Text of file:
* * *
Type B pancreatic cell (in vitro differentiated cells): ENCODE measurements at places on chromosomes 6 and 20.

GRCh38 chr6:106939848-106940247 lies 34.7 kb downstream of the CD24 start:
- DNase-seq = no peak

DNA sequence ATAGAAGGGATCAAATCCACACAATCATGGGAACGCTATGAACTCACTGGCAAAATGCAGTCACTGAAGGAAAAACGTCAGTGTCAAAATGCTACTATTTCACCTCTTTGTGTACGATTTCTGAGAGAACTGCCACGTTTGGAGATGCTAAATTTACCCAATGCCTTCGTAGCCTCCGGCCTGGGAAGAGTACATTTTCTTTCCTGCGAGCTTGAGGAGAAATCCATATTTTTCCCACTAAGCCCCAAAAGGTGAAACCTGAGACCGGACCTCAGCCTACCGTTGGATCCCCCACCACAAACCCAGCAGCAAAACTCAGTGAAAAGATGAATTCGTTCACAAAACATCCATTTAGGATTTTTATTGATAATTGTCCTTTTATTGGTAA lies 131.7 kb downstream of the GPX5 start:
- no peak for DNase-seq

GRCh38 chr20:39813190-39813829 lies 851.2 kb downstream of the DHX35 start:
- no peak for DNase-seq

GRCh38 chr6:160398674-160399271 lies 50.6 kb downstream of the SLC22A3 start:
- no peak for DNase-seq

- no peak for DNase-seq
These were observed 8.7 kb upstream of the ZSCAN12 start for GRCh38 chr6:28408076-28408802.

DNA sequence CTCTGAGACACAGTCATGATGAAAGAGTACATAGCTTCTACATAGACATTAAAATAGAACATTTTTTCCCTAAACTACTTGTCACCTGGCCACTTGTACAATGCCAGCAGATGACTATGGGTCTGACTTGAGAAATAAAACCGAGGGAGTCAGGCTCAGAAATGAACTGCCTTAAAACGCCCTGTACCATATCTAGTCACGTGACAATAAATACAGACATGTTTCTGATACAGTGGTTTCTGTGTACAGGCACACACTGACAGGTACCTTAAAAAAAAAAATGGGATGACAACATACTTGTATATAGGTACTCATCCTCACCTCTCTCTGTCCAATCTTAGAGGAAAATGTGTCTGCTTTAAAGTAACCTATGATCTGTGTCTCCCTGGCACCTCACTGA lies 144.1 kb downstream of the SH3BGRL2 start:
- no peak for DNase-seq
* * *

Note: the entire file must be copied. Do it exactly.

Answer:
Type B pancreatic cell (in vitro differentiated cells): ENCODE measurements at places on chromosomes 6 and 20.

GRCh38 chr6:106939848-106940247 lies 34.7 kb downstream of the CD24 start:
- DNase-seq = no peak

DNA sequence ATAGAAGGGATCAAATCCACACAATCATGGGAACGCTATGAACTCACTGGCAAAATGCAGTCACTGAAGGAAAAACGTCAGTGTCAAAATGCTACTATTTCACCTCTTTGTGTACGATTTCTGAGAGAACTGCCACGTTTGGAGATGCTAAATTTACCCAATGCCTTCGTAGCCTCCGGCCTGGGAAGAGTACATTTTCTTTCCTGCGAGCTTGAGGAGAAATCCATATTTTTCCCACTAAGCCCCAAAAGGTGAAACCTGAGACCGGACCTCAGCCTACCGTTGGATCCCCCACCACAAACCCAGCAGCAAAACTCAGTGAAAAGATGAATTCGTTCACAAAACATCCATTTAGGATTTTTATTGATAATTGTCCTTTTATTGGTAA lies 131.7 kb downstream of the GPX5 start:
- no peak for DNase-seq

GRCh38 chr20:39813190-39813829 lies 851.2 kb downstream of the DHX35 start:
- no peak for DNase-seq

GRCh38 chr6:160398674-160399271 lies 50.6 kb downstream of the SLC22A3 start:
- no peak for DNase-seq

- no peak for DNase-seq
These were observed 8.7 kb upstream of the ZSCAN12 start for GRCh38 chr6:28408076-28408802.

DNA sequence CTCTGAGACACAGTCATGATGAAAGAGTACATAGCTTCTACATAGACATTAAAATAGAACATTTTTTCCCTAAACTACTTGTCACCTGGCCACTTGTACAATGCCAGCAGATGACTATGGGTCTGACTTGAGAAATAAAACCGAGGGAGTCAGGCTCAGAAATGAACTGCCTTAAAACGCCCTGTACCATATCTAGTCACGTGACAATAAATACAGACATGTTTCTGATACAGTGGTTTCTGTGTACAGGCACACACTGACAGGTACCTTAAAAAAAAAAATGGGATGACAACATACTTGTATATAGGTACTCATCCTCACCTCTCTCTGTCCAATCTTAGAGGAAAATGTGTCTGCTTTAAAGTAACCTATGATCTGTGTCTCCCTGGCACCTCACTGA lies 144.1 kb downstream of the SH3BGRL2 start:
- no peak for DNase-seq